The electric vehicle or EV market, will make up over 50% of all buses and passenger vehicles in the entire world by 2040. Bloomberg New Energy Finance (BNEF), released a report stating that due to the exponentially decreasing prices of lithium-ion batteries, electric powered vehicles will be less expensive than traditional fossil fuel powered combustion engine vehicles by 2025-2030.
This is bad news for both automakers with no viable plans in the place to make such a rapid transition as well as the fossil fuel industry that has been digging in its heels fighting the inevitable renewable energy revolution. No doubt many automakers worldwide will go under as EVs become the vehicle of choice and sales of diesel and gas powered vehicles continue to decline.
According to the Electric Vehicle Outlook 2019 report by BNEF, Electric vehicles may account for nearly 60% of all passenger vehicles sold internationally within the next two decades. Electric buses will make up over 80% of all municipal buses sold by 2040. These projections have already increased since last year’s forecast so don’t be surprised if these numbers continue to climb as more and more countries and cities around the world commit to renewables.
Global passenger electric vehicle sales will leap from just two million in 2018 to over 28 million by 2030 and over 56 million by the year 2040. During this same time period, fossil fuel powered passenger cars are expected to drop from the approximately 85 million sold to a little over 40 million by 2040. This represents over a 50% decline in combustion engine vehicles which will be disastrous for automakers that fail to make the adjustment.
The growing commitment to 100% renewable energy by countries around the world and the policies being implemented are driving this advance as well as the falling battery prices. China of course, is a leader in producing electric vehicles and are projected to continue that role for the next several years. The continuing fall of lithium-ion battery prices will solidify the expansion of the EV market globally by the mid to late 2020s and will also encourage the buildup of stationary energy storage applications.
The head of advanced transport for BNEF, Colin McKerracher, said “Our conclusions are stark for fossil fuel use in road transport.”
Falling Lithium-Ion Battery Prices
As we have seen from other new technology, lithium-ion batteries were virtually cost prohibitive to scale a larger market in the EV industry when it began. In the last 10 years lithium-ion battery average costs per kilowatt-hour have dropped over 80% as technology has improved and correspondingly demand has increased. This is the main factor driving prices for EVs lower and will cause them to be lower than traditional vehicles by 2030 in almost every country on the planet when considering total cost outlay over the vehicle’s lifetime.
The global move to EVs has been too slow to the EV industry’s liking to date, but patience is paying off. As the falling battery prices bring the cost of electric vehicles down it becomes more than a matter of ecology, it becomes a matter of economy. According to McKerracher, there is a real possibility that the international sales of traditional combustion engine cars have already seen their best days.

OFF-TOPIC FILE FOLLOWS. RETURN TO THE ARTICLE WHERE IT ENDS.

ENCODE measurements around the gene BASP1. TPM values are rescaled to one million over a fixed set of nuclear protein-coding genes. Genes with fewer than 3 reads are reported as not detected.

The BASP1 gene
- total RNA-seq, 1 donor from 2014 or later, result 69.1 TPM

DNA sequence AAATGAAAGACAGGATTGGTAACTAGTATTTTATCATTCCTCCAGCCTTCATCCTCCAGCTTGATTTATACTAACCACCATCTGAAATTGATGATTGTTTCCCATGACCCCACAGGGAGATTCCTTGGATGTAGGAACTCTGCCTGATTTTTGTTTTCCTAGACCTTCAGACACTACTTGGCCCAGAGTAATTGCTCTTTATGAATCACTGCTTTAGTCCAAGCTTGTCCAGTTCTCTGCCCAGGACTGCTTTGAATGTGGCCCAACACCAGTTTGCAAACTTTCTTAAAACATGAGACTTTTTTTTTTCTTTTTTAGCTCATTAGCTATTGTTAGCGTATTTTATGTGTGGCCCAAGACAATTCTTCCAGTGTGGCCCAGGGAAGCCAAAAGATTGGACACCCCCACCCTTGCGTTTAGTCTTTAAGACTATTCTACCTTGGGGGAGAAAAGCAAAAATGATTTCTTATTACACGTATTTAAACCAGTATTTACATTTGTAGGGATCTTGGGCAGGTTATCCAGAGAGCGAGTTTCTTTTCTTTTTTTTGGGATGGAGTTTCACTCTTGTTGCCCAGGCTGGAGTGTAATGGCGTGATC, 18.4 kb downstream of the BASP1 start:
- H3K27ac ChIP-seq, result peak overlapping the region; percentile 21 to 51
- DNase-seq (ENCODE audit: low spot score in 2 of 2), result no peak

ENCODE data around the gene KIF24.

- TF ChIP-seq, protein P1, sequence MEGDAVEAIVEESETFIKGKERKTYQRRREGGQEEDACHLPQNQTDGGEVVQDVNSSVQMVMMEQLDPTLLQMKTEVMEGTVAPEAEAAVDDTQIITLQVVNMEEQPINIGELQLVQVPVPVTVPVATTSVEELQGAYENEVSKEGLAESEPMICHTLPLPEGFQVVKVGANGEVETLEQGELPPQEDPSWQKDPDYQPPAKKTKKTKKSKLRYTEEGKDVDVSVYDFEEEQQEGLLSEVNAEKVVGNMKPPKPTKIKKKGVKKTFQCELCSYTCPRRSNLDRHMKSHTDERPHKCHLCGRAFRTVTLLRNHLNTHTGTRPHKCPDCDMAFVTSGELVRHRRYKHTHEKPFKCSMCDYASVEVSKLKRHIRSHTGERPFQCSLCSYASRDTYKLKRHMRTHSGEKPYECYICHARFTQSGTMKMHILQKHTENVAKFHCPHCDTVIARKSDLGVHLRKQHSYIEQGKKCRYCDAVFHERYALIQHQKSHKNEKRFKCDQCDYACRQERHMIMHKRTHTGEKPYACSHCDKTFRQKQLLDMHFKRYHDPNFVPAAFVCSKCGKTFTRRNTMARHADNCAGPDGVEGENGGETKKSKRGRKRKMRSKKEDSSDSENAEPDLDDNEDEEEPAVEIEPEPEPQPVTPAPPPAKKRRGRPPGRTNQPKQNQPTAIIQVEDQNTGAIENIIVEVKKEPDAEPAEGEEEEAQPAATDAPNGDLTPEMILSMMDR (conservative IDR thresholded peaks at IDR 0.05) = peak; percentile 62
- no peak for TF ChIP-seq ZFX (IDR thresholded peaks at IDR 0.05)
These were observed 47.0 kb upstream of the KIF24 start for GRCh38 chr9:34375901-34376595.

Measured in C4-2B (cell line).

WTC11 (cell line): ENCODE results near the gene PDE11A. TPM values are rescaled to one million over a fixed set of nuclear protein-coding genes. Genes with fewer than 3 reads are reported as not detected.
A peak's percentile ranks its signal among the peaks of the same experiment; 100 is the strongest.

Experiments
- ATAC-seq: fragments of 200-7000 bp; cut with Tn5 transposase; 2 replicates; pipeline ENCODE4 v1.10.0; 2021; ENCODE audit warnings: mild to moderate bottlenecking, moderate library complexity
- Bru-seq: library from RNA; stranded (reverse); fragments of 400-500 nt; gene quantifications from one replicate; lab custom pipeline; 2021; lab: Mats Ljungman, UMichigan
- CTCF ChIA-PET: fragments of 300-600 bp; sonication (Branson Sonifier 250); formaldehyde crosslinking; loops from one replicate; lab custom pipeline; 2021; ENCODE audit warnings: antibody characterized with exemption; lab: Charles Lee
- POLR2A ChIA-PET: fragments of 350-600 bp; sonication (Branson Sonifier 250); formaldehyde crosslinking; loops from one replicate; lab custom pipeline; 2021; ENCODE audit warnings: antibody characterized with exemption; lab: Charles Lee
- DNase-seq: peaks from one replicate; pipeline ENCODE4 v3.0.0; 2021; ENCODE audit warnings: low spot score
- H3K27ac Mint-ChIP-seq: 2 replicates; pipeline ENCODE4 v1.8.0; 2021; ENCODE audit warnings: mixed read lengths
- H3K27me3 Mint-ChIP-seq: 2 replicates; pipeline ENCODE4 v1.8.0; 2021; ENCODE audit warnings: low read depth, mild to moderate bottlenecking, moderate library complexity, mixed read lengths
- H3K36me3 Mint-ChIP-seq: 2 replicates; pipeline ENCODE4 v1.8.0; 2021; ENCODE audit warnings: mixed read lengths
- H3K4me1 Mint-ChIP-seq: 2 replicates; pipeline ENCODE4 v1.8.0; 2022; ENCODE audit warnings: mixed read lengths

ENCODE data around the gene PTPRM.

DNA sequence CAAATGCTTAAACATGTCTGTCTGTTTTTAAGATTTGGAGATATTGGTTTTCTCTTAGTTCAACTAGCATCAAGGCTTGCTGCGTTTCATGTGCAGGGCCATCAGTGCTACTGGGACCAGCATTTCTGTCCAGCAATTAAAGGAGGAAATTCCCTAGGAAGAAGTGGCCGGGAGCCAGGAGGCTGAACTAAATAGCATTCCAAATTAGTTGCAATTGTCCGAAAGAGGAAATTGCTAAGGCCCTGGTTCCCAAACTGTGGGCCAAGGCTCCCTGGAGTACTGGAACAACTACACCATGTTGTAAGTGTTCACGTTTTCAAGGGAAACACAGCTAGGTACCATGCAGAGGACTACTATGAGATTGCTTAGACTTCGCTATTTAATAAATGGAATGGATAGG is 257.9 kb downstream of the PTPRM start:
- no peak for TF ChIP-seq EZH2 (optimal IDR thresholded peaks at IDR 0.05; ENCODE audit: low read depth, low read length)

According to the BNEF report, electric vehicles will increase global electricity usage by nearly 7% within the next two decades. This will increase the demand for lithium-ion batteries from where it is now at just over 15O GWh to well over 1,700 GWh by the year 2030. This is going to be a boon for the mining industry that supplies the raw materials for the batteries as well, but they are going to have to be ready to supply the mass quantities this growth will bring.
As mentioned previously, China is the current leader in EV production with nearly 50% of the global electric vehicle sales by the mid-2020s but their share will diminish to around 25% as other countries boost EV production with Europe expected to be the second leading EV producer within 10 years.
Changes Disrupting the Automotive Industry and Beyond
Although electric vehicles will dominate the lighter passenger and commercial vehicle markets, it will still take some time to do the same within the heavy truck market. The sheer power needed to move the heaver vehicles will take a while to adapt technology that can power them without draining the batteries. Still, it is projected that EV models in the heavy truck market will make up nearly 20% of sales within the next 20 years.
A number of related mobile services will also factor in on the growth of the EV market. Ride-sharing only makes up less than 5% of all mileage globally for passenger vehicles but it is believed that figure will quadruple within the next two decades. One of the bigger companies betting on this is Tesla, adding autonomous riding capability in their plans for new models.
“Transport is moving into a period of disruptive change, with many different factors coming into play,” concluded McKerracher. “We have incorporated several new elements into our analysis, including an updated EV cost model that includes the cost of a home EV charger to reflect more accurately the costs individuals face to go electric; and a battery chemistry forecast for each of the new segments covered in this year’s report.”
Along with the massive demand for electricity to power these EVs and the drop in the use of fossil fuels will come a necessary increase in renewable energy alternatives to produce electricity. Over the same time period we see the increase in EVs we can expect to see a corresponding increase in solar and wind energy to help meet demand.
ClearWorld is in position to be a leader in providing Smart City Technology which will provide Solar LED Street Lights capable of providing power for 5G, WiFi, video surveillance, USB ports and charging stations for vehicles as well as intelligent parking apps for Smart Cities.